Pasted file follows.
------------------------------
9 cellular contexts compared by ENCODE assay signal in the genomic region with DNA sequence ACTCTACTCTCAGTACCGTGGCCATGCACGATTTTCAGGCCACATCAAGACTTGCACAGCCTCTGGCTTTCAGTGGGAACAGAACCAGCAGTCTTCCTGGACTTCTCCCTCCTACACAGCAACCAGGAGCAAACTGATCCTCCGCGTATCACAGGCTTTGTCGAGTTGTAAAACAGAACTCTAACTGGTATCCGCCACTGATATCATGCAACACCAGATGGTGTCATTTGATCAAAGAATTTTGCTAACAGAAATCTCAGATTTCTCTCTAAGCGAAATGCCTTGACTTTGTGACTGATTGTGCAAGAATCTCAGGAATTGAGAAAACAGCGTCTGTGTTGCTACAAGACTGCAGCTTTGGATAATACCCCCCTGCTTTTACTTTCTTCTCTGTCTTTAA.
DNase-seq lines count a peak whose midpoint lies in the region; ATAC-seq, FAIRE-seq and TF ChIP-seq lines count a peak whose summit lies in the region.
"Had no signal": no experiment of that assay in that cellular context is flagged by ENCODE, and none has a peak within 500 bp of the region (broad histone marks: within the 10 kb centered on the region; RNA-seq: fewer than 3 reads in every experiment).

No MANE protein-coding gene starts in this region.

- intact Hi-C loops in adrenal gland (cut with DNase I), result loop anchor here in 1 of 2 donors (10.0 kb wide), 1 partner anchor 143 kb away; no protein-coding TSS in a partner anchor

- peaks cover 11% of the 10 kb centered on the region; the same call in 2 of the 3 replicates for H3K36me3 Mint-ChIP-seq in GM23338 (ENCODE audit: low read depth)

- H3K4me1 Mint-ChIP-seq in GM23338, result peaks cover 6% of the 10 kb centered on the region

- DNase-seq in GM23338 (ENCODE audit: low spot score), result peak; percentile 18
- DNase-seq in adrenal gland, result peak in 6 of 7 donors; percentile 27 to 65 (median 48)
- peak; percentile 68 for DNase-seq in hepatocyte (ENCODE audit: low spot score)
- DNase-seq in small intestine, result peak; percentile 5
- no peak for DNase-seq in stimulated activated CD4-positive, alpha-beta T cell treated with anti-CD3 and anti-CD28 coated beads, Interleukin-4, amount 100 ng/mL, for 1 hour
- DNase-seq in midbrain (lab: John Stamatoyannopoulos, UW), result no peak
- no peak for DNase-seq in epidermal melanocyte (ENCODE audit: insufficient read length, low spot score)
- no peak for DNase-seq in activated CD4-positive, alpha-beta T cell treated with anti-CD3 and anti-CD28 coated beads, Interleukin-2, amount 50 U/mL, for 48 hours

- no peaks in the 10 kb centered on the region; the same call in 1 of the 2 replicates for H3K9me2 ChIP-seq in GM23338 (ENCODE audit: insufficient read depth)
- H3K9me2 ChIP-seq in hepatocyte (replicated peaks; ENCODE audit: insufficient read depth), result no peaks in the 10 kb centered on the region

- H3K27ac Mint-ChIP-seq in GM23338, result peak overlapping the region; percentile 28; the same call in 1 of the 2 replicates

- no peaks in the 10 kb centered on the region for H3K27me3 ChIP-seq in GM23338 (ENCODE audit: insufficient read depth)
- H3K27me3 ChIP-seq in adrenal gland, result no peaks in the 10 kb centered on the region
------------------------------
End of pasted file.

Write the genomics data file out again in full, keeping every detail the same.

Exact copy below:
9 cellular contexts compared by ENCODE assay signal in the genomic region with DNA sequence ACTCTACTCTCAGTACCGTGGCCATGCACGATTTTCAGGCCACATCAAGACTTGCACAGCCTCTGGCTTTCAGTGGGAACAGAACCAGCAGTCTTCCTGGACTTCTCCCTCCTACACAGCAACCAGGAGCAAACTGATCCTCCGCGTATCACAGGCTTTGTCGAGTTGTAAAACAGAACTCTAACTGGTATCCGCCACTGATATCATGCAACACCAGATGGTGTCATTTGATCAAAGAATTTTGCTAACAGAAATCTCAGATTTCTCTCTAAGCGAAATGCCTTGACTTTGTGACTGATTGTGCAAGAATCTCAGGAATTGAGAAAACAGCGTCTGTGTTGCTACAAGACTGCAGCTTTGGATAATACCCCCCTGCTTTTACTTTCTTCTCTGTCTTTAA.
DNase-seq lines count a peak whose midpoint lies in the region; ATAC-seq, FAIRE-seq and TF ChIP-seq lines count a peak whose summit lies in the region.
"Had no signal": no experiment of that assay in that cellular context is flagged by ENCODE, and none has a peak within 500 bp of the region (broad histone marks: within the 10 kb centered on the region; RNA-seq: fewer than 3 reads in every experiment).

No MANE protein-coding gene starts in this region.

- intact Hi-C loops in adrenal gland (cut with DNase I), result loop anchor here in 1 of 2 donors (10.0 kb wide), 1 partner anchor 143 kb away; no protein-coding TSS in a partner anchor

- peaks cover 11% of the 10 kb centered on the region; the same call in 2 of the 3 replicates for H3K36me3 Mint-ChIP-seq in GM23338 (ENCODE audit: low read depth)

- H3K4me1 Mint-ChIP-seq in GM23338, result peaks cover 6% of the 10 kb centered on the region

- DNase-seq in GM23338 (ENCODE audit: low spot score), result peak; percentile 18
- DNase-seq in adrenal gland, result peak in 6 of 7 donors; percentile 27 to 65 (median 48)
- peak; percentile 68 for DNase-seq in hepatocyte (ENCODE audit: low spot score)
- DNase-seq in small intestine, result peak; percentile 5
- no peak for DNase-seq in stimulated activated CD4-positive, alpha-beta T cell treated with anti-CD3 and anti-CD28 coated beads, Interleukin-4, amount 100 ng/mL, for 1 hour
- DNase-seq in midbrain (lab: John Stamatoyannopoulos, UW), result no peak
- no peak for DNase-seq in epidermal melanocyte (ENCODE audit: insufficient read length, low spot score)
- no peak for DNase-seq in activated CD4-positive, alpha-beta T cell treated with anti-CD3 and anti-CD28 coated beads, Interleukin-2, amount 50 U/mL, for 48 hours

- no peaks in the 10 kb centered on the region; the same call in 1 of the 2 replicates for H3K9me2 ChIP-seq in GM23338 (ENCODE audit: insufficient read depth)
- H3K9me2 ChIP-seq in hepatocyte (replicated peaks; ENCODE audit: insufficient read depth), result no peaks in the 10 kb centered on the region

- H3K27ac Mint-ChIP-seq in GM23338, result peak overlapping the region; percentile 28; the same call in 1 of the 2 replicates

- no peaks in the 10 kb centered on the region for H3K27me3 ChIP-seq in GM23338 (ENCODE audit: insufficient read depth)
- H3K27me3 ChIP-seq in adrenal gland, result no peaks in the 10 kb centered on the region